I saw this craft all over the internet this month and something about it appealed to me.
The idea is simple enough — use a plastic pop bottle to stamp flowers in paint. The bottom makes the flower and the lid makes the center.
I had the kids bring the paints out to the picnic table, grabbed some pop bottles from the recycling bin, assembled some paper and gathered all of the kids (plus an extra adorable toddler, courtesy of the neighbors).
And… it was a bit of a bust.
We are an art-loving family and crafts tend to go for hours, but this one just didn’t do it.
Annalee made one picture and announced she was going to bicycle to a friend’s house. Jack did two and asked if he could be done. Asked if he could be done!!!! Now THAT’s a first at our house.
Even Victoria only made 2 or 3 before moving on to other activities.
And our neighbor’s tot… she only wanted to watch.
Only Alex spent more than a few minutes on it, and that was because I let him make glorious messes mixing paint colors on his paper plate with the bottom of his bottle.
Some elderly neighbors stopped by to check out our craft and they thought it looked darling. I had thought it looked darling too, but it shows what grown-ups know.
I usually know better, but I was sucked in by those cute little flower prints.
I think the main reasons it was such a dud here were that:
1. There was no real room for personal creativity. It is the classic “Here’s what you do and here’s what you do it with and here’s how it should look” craft.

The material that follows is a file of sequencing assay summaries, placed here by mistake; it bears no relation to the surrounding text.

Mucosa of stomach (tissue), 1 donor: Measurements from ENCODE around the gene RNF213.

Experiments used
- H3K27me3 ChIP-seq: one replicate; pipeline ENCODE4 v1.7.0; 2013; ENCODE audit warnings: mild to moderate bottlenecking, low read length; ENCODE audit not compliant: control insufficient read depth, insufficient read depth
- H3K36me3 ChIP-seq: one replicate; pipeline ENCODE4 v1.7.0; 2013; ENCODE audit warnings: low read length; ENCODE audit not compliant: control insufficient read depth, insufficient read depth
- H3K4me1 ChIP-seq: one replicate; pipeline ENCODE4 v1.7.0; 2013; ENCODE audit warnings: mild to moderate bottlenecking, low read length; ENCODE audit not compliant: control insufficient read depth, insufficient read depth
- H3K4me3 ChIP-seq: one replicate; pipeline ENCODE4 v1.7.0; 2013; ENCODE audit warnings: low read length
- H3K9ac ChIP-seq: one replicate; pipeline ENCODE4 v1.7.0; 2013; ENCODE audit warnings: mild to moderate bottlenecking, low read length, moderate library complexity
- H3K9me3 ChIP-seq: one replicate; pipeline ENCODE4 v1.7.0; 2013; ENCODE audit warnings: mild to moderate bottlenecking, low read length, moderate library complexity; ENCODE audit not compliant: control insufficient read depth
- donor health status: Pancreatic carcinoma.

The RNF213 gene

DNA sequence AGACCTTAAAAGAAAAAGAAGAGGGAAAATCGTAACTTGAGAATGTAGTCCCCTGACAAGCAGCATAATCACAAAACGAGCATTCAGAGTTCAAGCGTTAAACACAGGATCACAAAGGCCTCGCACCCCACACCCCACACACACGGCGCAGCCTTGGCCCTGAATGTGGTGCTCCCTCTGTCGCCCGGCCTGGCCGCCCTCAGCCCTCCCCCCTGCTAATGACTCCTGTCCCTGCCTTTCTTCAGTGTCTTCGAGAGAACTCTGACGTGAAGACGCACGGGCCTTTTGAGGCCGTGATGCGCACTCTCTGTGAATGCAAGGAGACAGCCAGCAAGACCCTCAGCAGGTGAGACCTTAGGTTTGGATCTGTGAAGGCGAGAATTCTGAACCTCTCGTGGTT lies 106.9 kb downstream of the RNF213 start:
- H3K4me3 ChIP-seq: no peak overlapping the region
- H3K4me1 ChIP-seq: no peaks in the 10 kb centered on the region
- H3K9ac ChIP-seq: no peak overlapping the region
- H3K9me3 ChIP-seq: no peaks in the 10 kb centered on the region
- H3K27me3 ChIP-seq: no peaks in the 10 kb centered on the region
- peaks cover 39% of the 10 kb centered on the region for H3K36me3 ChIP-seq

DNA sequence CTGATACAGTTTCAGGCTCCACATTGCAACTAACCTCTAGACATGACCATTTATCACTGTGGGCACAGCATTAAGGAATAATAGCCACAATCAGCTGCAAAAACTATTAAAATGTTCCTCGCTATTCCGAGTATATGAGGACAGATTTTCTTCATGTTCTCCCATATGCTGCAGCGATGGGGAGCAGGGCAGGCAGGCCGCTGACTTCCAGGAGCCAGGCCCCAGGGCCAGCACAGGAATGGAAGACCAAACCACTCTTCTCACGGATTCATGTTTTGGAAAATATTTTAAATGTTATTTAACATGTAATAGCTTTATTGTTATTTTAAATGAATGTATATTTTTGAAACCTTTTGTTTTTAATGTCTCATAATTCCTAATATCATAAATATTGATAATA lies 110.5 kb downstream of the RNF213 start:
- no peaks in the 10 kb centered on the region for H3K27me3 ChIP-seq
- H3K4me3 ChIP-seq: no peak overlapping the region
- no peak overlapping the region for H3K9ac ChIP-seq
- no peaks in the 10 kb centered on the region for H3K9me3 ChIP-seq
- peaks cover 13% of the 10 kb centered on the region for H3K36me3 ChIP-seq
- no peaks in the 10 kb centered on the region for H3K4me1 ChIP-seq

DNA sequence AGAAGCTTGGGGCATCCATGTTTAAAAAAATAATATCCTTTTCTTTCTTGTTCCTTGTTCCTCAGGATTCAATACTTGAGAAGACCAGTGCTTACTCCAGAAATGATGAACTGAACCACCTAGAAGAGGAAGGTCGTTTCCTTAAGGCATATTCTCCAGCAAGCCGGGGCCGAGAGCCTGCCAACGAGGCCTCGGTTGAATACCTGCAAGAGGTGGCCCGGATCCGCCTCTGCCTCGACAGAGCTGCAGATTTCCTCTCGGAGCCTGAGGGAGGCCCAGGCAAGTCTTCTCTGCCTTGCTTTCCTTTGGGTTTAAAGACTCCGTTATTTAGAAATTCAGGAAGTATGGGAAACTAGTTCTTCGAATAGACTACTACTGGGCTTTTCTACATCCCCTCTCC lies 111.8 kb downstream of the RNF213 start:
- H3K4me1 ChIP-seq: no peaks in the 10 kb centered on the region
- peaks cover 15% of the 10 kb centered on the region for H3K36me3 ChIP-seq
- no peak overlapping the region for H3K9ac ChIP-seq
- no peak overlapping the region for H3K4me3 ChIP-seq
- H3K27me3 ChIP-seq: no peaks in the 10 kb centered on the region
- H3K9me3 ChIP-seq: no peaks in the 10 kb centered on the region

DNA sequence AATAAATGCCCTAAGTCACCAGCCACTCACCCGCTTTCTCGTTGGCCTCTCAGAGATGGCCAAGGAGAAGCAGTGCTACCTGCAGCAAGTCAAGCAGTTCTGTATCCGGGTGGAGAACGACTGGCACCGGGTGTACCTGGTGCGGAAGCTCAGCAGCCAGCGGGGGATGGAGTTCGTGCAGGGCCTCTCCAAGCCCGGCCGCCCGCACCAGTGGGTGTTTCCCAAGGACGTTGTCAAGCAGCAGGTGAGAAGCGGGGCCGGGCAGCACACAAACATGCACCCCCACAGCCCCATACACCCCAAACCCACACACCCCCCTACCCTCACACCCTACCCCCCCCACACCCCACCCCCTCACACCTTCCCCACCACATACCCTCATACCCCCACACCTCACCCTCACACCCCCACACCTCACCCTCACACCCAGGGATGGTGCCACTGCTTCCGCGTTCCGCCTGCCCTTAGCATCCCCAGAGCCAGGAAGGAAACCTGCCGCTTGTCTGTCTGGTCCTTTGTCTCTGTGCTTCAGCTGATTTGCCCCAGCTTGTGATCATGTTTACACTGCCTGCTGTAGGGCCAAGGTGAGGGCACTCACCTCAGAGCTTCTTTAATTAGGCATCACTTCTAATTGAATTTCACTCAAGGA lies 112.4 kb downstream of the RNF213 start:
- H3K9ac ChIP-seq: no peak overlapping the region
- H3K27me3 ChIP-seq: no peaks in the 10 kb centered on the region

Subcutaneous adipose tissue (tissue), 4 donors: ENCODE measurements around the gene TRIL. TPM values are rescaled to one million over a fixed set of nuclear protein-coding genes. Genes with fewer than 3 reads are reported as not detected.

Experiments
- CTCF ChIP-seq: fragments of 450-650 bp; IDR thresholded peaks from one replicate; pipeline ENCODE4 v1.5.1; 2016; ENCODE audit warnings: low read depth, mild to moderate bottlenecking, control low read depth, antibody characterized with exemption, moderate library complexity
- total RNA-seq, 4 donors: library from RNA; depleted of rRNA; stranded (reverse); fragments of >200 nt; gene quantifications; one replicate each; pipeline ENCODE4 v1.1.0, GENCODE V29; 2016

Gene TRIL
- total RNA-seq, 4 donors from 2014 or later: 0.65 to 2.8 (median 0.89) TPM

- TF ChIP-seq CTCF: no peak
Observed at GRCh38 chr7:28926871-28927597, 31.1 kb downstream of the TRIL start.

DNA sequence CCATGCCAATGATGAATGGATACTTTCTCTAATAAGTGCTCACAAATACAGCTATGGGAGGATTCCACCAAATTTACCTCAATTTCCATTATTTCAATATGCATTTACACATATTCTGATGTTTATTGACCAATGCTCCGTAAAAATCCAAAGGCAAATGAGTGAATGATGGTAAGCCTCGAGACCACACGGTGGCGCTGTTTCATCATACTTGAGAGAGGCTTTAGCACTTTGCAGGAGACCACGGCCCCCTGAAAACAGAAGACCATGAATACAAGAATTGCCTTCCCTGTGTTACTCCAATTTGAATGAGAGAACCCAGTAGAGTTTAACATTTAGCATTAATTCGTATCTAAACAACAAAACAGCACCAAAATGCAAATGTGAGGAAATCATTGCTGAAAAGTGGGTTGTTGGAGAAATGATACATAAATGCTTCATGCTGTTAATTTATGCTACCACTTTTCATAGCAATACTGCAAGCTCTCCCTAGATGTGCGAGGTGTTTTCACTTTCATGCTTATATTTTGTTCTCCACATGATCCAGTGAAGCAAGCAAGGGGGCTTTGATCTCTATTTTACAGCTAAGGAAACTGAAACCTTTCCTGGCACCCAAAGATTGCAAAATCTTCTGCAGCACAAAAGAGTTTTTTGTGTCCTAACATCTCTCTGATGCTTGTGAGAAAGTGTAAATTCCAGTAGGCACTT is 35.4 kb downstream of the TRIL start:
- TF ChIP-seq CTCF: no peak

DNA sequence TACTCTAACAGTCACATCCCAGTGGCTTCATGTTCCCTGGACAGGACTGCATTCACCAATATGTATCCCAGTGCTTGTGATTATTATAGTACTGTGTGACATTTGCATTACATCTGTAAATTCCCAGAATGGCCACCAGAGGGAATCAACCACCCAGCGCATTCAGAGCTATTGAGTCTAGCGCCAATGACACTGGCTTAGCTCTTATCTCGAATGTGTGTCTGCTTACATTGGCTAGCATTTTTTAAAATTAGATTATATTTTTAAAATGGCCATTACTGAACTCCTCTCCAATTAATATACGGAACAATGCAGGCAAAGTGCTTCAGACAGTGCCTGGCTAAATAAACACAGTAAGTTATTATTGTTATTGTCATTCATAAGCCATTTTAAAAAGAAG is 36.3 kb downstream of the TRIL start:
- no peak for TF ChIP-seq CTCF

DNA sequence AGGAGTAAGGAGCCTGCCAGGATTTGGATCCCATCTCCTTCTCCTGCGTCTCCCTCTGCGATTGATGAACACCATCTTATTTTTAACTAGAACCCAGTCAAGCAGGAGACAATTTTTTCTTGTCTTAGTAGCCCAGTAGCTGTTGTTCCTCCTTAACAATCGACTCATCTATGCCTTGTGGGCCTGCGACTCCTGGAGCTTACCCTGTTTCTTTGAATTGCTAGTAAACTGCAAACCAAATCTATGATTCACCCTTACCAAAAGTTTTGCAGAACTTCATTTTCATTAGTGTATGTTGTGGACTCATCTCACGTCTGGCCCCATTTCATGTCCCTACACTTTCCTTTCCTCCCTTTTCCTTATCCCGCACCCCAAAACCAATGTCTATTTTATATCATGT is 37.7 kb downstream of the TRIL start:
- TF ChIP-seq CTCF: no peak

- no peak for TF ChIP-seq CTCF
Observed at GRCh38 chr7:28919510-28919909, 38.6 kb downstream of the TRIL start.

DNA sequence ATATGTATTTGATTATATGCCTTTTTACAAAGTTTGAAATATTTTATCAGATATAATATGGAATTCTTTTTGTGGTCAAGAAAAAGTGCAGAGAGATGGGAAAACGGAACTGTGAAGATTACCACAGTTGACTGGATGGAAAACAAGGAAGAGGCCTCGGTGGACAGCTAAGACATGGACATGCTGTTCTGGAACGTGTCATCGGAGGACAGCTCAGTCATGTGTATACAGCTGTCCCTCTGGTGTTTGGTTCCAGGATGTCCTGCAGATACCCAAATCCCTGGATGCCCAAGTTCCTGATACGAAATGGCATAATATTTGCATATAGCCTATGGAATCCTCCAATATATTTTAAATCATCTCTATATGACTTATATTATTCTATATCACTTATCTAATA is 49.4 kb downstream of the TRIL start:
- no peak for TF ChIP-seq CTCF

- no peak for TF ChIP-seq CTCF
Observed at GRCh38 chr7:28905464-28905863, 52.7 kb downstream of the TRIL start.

2. There was little sensory pleasure to it.
Part of the fun of art for little ones is tactile. Sometimes that means literally getting their hands into gloopy, slippery, silky, squishy or otherwise fun stuff. Sometimes it’s sensory in another way though. There is something very satisfying in pounding a golf tee into a block of styrofoam or a leftover Halloween pumpkin. There is an inherent fun factor in squeezing beeswax and clay and homemade playdough and mud balls. There is a fantastic smoosh and thwack when we stamp with sponges and other squishy things…
But pop bottles are hard. They don’t squish or thwack or give or slide or anything really. Even I noticed it as I tried my hand. There was no FUN to it.
Perhaps we’re craft snobs. Maybe we’re spoiled. Maybe we were just particularly scatterbrained and hard to please that day. But it’s a craft I’m checking off my list.
Luckily, there’s still several thousand left on my list to try tomorrow.
Any suggestions? I’m always open to trying several thousand and one!